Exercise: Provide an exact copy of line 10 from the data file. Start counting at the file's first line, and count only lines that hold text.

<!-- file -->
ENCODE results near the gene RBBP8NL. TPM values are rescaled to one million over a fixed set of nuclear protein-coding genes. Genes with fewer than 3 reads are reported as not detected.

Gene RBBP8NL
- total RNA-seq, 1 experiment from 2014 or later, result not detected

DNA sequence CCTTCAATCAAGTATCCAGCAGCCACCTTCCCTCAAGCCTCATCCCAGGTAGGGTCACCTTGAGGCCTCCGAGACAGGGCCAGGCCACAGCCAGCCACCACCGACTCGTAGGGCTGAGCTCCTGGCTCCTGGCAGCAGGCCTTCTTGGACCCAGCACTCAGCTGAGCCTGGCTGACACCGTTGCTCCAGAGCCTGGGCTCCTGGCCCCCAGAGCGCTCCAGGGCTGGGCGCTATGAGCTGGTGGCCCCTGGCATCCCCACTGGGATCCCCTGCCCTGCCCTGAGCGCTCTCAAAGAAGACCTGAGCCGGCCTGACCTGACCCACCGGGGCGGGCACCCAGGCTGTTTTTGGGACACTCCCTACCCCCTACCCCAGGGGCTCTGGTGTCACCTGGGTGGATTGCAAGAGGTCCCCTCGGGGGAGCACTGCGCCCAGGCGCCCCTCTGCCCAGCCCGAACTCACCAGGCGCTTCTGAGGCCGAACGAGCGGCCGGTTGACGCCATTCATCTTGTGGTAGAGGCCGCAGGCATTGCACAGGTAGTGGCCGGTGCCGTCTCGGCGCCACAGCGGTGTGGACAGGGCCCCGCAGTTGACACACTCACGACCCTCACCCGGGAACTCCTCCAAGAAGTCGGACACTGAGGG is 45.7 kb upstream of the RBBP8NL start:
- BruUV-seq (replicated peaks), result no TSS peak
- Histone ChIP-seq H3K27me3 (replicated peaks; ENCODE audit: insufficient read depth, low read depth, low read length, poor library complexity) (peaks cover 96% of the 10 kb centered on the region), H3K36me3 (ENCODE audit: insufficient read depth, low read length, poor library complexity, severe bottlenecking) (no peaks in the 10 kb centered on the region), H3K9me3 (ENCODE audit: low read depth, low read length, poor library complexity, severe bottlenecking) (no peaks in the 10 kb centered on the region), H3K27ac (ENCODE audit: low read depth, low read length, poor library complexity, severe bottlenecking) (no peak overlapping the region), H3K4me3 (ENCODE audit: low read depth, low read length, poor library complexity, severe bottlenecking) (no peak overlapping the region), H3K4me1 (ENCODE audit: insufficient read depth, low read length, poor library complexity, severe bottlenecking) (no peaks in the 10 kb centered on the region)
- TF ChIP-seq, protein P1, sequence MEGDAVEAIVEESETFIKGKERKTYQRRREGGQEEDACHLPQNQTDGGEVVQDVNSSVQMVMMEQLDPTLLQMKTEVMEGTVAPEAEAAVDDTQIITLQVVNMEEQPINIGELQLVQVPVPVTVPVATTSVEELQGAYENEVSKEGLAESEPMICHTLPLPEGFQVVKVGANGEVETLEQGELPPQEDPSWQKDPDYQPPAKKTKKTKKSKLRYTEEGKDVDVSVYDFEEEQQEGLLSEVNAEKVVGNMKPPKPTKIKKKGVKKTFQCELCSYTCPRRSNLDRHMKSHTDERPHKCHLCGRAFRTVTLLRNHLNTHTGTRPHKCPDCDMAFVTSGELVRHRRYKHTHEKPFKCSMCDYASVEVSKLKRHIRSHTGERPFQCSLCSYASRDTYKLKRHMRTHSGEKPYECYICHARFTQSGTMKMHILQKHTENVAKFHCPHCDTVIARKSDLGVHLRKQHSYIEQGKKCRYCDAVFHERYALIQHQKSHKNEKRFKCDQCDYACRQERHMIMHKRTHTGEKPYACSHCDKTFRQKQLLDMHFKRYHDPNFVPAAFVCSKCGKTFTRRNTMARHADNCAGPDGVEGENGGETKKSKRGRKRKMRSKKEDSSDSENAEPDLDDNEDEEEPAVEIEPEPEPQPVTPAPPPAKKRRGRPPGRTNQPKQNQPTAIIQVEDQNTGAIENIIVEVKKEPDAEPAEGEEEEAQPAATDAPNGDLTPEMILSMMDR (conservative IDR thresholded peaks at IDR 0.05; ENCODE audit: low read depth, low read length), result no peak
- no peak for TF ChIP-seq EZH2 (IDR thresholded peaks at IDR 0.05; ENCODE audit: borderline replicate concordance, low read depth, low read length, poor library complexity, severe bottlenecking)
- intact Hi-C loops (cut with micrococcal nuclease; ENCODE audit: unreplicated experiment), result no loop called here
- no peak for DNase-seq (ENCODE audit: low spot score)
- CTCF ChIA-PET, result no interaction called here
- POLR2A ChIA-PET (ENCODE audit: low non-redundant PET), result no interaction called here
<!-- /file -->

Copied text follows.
- no peak for DNase-seq (ENCODE audit: low spot score)